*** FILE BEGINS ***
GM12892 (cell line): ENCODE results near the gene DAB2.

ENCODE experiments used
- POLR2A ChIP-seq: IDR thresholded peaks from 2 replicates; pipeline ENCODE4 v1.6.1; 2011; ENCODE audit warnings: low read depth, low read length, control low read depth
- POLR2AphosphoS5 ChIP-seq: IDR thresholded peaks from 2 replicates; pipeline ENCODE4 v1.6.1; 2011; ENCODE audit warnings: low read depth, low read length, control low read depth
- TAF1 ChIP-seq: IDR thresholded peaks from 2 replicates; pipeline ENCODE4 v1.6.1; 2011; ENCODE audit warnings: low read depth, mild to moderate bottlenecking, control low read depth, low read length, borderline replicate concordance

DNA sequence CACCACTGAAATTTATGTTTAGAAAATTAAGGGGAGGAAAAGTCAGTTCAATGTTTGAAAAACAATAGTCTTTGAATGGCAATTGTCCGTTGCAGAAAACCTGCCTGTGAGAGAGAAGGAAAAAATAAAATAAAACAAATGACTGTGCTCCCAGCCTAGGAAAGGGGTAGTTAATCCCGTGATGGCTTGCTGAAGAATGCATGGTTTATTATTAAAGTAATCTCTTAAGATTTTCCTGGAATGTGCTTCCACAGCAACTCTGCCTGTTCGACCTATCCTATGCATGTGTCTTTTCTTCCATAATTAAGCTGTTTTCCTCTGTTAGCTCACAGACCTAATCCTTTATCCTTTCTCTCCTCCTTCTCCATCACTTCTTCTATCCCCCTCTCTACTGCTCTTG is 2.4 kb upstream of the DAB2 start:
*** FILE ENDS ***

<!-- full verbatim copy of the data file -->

GM12892 (cell line): ENCODE results near the gene DAB2.

ENCODE experiments used
- POLR2A ChIP-seq: IDR thresholded peaks from 2 replicates; pipeline ENCODE4 v1.6.1; 2011; ENCODE audit warnings: low read depth, low read length, control low read depth
- POLR2AphosphoS5 ChIP-seq: IDR thresholded peaks from 2 replicates; pipeline ENCODE4 v1.6.1; 2011; ENCODE audit warnings: low read depth, low read length, control low read depth
- TAF1 ChIP-seq: IDR thresholded peaks from 2 replicates; pipeline ENCODE4 v1.6.1; 2011; ENCODE audit warnings: low read depth, mild to moderate bottlenecking, control low read depth, low read length, borderline replicate concordance

DNA sequence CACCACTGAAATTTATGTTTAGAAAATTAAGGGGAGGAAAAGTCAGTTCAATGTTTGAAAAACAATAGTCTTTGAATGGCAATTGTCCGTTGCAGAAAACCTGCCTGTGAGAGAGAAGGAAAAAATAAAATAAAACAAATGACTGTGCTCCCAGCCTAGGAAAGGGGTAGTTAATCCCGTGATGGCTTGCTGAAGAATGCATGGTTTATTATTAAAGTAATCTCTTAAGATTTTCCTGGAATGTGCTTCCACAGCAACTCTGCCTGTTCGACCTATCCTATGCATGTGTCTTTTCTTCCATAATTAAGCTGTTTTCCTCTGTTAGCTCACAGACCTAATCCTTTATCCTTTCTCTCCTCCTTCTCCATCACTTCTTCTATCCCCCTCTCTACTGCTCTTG is 2.4 kb upstream of the DAB2 start: